In a situation where a hazardous chemical release has quickly created a toxic atmosphere, it may be more dangerous to go through those toxic vapors or to attempt to outrun them than to stay in an existing structure. Shelter-in-Place means to get to the inside of a building and remain there during a chemical emergency rather than attempting to evacuate the area. Shelter-in-Place is a viable option for protection against exposure to potentially dangerous airborne chemicals during an emergency.

How safe is it to Shelter-in-Place?

The average house will exchange its air with outside air at a rate of less than 1/3 change per hour. If one room in the house was sealed up with duct tape and plastic, the amount of chemical that was in the room after one hour will be between 1/7 to 1/17 of what was outside. Sheltering-in-place may not completely eliminate exposure to the chemical, but it can keep the exposure below dangerous levels.

When should I Shelter-in-Place?

If you feel or hear a strange sound like an explosion; if you see a strange cloud; if you smell a strange odor; if you feel nauseous or have burning or tearing eyes; trust your senses, don't wait for a warning confirmation and act immediately. If it is obvious that you can safely evacuate the area, do so, but remember shelter-in-place as the next option. Shelter-in-Place does not apply to flammable gases such as Propane and Natural gases.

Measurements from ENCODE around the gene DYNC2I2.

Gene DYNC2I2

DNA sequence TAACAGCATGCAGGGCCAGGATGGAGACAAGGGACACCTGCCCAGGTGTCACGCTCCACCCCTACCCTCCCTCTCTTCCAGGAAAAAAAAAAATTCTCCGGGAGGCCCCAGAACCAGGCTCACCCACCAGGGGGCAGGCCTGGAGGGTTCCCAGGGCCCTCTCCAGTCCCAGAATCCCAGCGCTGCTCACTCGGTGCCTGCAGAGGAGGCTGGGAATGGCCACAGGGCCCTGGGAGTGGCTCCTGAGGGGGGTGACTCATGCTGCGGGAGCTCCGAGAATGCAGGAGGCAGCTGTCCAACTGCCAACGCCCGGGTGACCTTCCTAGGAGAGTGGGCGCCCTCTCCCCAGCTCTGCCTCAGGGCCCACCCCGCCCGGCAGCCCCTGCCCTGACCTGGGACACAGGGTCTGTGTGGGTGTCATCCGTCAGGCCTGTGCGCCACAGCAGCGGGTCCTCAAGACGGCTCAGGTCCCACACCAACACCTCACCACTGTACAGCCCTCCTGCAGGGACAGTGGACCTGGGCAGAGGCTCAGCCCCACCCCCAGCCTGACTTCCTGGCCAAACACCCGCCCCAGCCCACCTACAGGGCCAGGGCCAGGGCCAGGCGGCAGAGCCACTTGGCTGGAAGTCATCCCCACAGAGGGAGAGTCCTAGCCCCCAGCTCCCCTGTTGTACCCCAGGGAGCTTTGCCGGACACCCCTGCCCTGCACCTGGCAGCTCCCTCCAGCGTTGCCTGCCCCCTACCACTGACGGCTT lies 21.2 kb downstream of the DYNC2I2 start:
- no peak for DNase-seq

Where do I Shelter-in-Place?

Go inside any building close by. Your home is the best choice to shelter-in-place, because you will know where tapes, towels, plastics and other items are located to help you create your shelter space.

How do I Shelter-in-Place?

  • Close all doors inside and outside, close and lock all windows, and close the fireplace damper.
  • Turn off ventilation systems should be turned off.
  • Pick a room on the highest level of the structure, the best choice would also provide access to water and toilet.
  • Seal all gaps in walls, windows, doorways, electrical outlets, switches, and more with duct tape and plastic sheeting, wax paper, or aluminum wrap.
  • Listen to the radio or TV for emergency information and updates on the incident.
  • Don't call 911 unless you have an emergency like a fire or a serious injury.
  • Keep your phone available in case someone needs to contact you.

How will I know when it is safe to come out?

As soon as it is deemed safe, authorities will tell you it is safe to leave your building.

What if I can't make it to a building?

If you are driving, avoid a vapor cloud and try to drive uphill and upwind. If you are in a chemical cloud, evacuate to the safest place possible as soon as you can.